Patriots

Asserting their will: Patriots offensive line makes a statement vs. Falcons

Asserting their will: Patriots offensive line makes a statement vs. Falcons

FOXBORO -- The Patriots offensive line got what it wanted late on Sunday night: Four-minute offense. Two-score lead. This was their chance to salt away the game, a chance to bury an opponent when everyone in the building knew what was coming.

Five rushing attempts and 32 yards later . . . victory formation.

"The weight is on our back as an offensive line, and that's when we gotta pull through," Nate Solder said following his team's 23-7 win over the Falcons. "That's what we work at. That's what we are constantly striving to do and when we have that opportunity and we come through, that's something we can build off of."

Early in the year, the moments in which Dante Scarnecchia's group asserted its will as it did against Atlanta were seemingly non-existent. For the first five weeks of the season, short-yardage conversions were a problem, and Tom Brady was on pace to be hit more than ever before in his career. There were questions as to whether or not the 40-year-old quarterback would last if he continued to take the kind of punishment he'd been subjected to, and all eyes were on the blockers in front of him. 

Over the course of the last two weeks, though, the Patriots offensive line appears to have found a toe-hold. Against the Jets in Week 6, they helped create room for running backs to pick up 118 yards on 25 carries (4.7 yards per attempt). Against the Falcons, they churned out a season-high 162 yards on 36 carries (4.5) and helped their offense maintain possession for over 34 minutes.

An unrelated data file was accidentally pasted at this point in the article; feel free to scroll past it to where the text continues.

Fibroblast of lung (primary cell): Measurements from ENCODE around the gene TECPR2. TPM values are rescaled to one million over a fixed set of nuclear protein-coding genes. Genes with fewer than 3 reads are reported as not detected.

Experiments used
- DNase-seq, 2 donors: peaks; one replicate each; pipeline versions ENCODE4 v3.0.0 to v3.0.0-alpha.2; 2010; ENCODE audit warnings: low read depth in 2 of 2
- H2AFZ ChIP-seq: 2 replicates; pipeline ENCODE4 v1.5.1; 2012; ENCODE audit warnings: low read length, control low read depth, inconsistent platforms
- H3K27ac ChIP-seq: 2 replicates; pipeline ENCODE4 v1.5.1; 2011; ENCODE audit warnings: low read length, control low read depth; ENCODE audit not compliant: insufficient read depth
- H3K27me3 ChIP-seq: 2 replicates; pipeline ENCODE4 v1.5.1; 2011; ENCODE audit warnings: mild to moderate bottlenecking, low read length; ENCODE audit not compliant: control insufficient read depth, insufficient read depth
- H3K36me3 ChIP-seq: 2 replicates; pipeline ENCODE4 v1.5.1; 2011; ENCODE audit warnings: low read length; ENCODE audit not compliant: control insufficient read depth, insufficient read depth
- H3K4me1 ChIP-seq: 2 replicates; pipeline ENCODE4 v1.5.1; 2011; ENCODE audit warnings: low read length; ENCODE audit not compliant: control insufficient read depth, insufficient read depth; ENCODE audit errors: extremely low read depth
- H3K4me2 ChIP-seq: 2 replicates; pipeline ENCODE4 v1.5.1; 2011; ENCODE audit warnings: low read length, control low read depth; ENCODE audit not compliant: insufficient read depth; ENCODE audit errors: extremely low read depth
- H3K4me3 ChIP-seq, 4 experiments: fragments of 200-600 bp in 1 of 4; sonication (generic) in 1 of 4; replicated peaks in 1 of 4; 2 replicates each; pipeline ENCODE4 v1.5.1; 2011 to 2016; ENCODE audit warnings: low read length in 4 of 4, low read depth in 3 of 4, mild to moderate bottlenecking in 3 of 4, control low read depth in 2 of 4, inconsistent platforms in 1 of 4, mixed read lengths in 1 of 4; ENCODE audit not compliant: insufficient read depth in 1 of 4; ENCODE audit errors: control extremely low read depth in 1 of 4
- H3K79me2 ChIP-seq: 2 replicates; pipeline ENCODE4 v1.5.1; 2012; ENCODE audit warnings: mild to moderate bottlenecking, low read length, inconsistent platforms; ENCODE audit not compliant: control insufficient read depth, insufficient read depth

The trickle-down effect has been staggering. A greater level of efficiency in the running game has meant more play-action, better protection for Brady, and sustained drives that help keep offenses like Atlanta's off the field. 

The improvement in pass-protection has been perhaps the most obvious change. Brady's been sacked just twice in the last two weeks and hit just six times. Both sacks came early against the Falcons, and neither appeared to be due to obvious offensive-line mishaps. On the first, De'Vondre Campbell rushed in off of Brady's blindside untouched by Rob Gronkowski and Mike Gillislee. Brady never seemed to account for him. On the second, Brady was brought down from behind by Vic Beasley about four seconds into the down. 

Through five weeks, after taking a handful of jarring shots from the Buccaneers, Brady was on track to be sacked more than 50 times and hit over 100 times -- both career highs. It was not sustainable. He's now on pace to be sacked 41 times. 

Would his personal protectors like to see that number continue to shrink? Of course, but at least it's headed in the right direction. 

"We knew we could play like that and just hadn't been," Patriots center and captain David Andrews said. "It's frustrating, but it's good to come out and put up a performance like that."

What made the early-season struggles so maddening was that this group was made up of the same five that went almost wire-to-wire as the starters last season on their way to a Super Bowl. It's a relatively young unit -- Andrews and right guard Shaq Mason are in their third years, while left guard Joe Thuney is in his second -- but it's a line that has a wealth of experience together and expected to start stronger. 

There was not one look-in-the-mirror conversation or emotional positional meeting to get things turned around. "It's not a magic spell or anything," Thuney said. 

But there was an admission of mistakes being made and a commitment to fix them in a hurry.

"We got a great group, mature group," Andrews said. "Even though we've got a bunch of young guys, we've all played a lot of football. There was no rah-rah speech or intervention or anything like that. It was just, 'Here are the facts: We gotta do better. We know we can do better. We know what the results can be.' For us it's just going to the grindstone each week, getting better, practicing hard and that leads to good things."